Many of the TLEs in service employ a double pipe or double tube construction with the high temperature cracking furnace effluent introduced into the interior pipe, with a cooling medium such as water being introduced into the annular space between the two tubes. Double pipe exchangers may be configured as bundles or as so-called “linear” units. The advantage of the linear type units is that the adiabatic time between the furnace outlet and the cooling tube inlet can be minimized to allow an enhanced ethylene selectivity. Linear units also benefit from the lack of a tubesheet area which would otherwise be exposed to the hot process gas and are thus subject to various mechanical and erosion concerns. Further, in linear units, the process flow is more evenly distributed among the cooling tubes.

In order to achieve best selectivity to ethylene, it is necessary to minimize both the residence time (“fired time”) and the adiabatic time (“unfired residence time”) within an ethylene furnace. The unfired residence time refers to the amount of time required for the process effluent to pass from the fired zone of the furnace to the entrance of the TLE. One set of existing solutions which have been developed to minimize adiabatic time are typically called “close-coupled” type quench exchangers. According to this design, the quench exchanger tubes are connected directly to the furnace effluent tubes without intermediate manifolding.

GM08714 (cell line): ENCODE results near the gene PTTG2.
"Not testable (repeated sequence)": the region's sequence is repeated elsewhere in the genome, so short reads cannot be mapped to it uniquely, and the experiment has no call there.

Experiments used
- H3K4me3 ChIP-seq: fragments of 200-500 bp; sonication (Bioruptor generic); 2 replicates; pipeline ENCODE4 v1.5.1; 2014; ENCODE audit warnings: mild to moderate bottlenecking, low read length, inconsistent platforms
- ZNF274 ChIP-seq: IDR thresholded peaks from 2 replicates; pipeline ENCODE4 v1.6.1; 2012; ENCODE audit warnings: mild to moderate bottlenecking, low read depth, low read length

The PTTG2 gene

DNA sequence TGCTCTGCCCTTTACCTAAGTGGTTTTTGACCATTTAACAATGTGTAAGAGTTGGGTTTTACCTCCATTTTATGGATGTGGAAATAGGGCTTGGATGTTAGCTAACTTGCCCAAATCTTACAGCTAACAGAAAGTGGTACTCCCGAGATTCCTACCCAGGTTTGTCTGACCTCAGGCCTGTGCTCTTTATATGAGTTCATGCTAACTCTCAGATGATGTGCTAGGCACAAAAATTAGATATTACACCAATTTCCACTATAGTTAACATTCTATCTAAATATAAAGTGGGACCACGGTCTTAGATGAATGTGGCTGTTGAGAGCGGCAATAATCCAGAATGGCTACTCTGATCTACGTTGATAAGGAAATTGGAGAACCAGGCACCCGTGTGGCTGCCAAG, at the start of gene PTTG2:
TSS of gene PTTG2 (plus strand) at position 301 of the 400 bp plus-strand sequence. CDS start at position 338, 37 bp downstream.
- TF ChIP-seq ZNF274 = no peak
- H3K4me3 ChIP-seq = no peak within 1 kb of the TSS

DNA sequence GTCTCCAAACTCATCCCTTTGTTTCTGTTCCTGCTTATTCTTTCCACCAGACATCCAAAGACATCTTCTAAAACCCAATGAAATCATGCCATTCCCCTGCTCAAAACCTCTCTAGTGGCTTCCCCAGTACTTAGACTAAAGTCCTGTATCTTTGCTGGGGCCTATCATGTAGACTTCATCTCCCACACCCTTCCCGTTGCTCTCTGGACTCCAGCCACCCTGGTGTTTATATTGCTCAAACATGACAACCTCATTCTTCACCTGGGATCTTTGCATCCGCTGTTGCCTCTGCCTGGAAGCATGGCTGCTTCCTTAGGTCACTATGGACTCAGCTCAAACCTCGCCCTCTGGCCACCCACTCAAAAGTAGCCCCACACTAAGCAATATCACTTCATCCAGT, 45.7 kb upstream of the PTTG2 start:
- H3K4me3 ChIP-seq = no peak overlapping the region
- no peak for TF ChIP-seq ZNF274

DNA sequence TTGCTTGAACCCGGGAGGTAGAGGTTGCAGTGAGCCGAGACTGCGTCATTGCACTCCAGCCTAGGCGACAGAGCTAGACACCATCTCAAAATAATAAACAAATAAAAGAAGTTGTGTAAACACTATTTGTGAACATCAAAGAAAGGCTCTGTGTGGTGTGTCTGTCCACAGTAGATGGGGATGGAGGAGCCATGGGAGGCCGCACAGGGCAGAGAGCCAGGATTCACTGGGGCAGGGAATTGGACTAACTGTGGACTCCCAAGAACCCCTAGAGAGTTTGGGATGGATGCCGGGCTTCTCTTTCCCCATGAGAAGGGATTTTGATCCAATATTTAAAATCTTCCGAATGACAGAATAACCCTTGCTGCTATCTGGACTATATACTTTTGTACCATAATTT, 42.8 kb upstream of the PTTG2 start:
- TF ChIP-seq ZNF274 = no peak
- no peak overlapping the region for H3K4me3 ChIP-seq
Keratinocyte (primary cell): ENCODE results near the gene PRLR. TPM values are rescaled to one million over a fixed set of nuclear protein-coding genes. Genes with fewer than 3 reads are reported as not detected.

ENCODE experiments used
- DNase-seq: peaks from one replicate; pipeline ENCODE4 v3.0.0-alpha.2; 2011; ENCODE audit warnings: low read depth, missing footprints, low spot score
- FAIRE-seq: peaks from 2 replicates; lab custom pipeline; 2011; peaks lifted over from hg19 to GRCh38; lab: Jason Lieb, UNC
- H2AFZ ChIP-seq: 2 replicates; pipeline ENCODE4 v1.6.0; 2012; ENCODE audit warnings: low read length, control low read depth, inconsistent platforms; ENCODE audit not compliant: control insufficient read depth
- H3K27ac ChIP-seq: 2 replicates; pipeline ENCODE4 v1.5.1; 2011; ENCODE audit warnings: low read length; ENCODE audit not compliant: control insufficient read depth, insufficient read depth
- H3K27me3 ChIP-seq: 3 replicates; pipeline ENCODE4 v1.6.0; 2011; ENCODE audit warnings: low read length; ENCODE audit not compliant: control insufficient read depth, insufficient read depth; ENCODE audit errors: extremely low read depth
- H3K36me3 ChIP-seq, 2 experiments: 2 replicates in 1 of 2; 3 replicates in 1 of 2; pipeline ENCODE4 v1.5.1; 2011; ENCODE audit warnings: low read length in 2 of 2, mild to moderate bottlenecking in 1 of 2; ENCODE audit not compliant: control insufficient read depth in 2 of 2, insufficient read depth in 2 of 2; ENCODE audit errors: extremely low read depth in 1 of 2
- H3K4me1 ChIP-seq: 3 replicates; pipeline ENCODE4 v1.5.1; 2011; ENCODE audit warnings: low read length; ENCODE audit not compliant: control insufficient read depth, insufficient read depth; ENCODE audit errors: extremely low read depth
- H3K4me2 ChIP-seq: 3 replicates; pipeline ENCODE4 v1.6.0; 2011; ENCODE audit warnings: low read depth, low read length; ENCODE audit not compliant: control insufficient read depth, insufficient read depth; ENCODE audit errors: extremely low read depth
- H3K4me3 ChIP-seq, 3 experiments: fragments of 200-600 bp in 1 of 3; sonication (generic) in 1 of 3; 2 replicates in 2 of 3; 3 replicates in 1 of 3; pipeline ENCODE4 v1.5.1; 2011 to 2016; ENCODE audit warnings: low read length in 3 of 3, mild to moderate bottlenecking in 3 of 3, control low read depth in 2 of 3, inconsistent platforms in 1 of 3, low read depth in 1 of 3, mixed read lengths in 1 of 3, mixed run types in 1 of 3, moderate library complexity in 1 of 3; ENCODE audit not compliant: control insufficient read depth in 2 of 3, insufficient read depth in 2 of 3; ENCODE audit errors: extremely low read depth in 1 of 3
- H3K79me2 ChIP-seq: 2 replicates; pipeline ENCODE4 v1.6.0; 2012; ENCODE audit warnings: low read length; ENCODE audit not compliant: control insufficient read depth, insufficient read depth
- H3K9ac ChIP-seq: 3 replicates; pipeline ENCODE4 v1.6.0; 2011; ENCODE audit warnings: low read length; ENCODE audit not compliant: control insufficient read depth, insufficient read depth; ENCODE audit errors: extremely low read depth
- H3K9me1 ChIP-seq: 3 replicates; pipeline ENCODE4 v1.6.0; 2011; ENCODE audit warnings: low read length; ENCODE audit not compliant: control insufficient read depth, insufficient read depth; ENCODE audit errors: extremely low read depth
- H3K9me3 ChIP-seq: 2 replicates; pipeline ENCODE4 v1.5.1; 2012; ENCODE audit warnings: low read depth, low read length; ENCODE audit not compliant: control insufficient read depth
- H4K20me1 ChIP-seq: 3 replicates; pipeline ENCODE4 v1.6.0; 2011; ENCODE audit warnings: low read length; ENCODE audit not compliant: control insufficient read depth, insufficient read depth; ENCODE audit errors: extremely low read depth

Examples of this type of exchanger can be found in FIGS. 15, 16 and 17 of Herrmann and Burghardt, “Latest Developments in Transfer Line Exchanger Design for Ethylene Plants”, prepared for the presentation at AlChE Spring National Meeting, Atlanta, Ga., April 1994. Another close-coupled design is presented in U.S. Pat. No. 4,457,364, which discloses a “Close-Coupled Transfer Line Heat Exchanger Unit.” According to this design, “close-coupling” of the quench exchanger is achieved by using a dividing fitting which connects a radiant outlet tube to two or more quench exchanger tubes using a streamlined fitting. Using this arrangement, the quench exchanger tubes have a smaller inside diameter than the radiant tubes which feed them. Although this arrangement does achieve a low adiabatic residence time and thus has high selectivity to ethylene, it has presented problems in practical operation.

In particular, coke segments that have formed on the inner surface of the radiant tubes, when spalled off the tubes, have proven to not always be able to pass through the smaller diameter quench exchanger tubes. As such, furnaces so equipped must periodically be shut down to remove coke blockages from the quench exchanger inlet upstream of the heat exchanger tubes. As a result, current “close-coupled” quench exchanger designs require the quench exchanger tubes to be larger in diameter than the radiant coil outlet tube. Further, it is preferred to have no dividing fittings between the radiant outlet tube and the quench exchanger tube as in the design of U.S. Pat. No. 4,457,364 because these fittings can also create similar blockage problems.

In single pass radiant coil implementations, such as that shown in FIG. 15 of Herrmann, et al., it is possible to complete all the quench exchanger steam generation in a single pass. However, if two radiant tubes are combined into a single, larger diameter quench exchanger tube (as is geometrically advantageous and which eliminates the blockage problems of the U.S. Pat. No. 4,457,364 design), the quench exchanger length may approach or exceed the limits of commercial fabrication and shipping capabilities which are currently at approximately 60 linear feet (18.3 linear meters).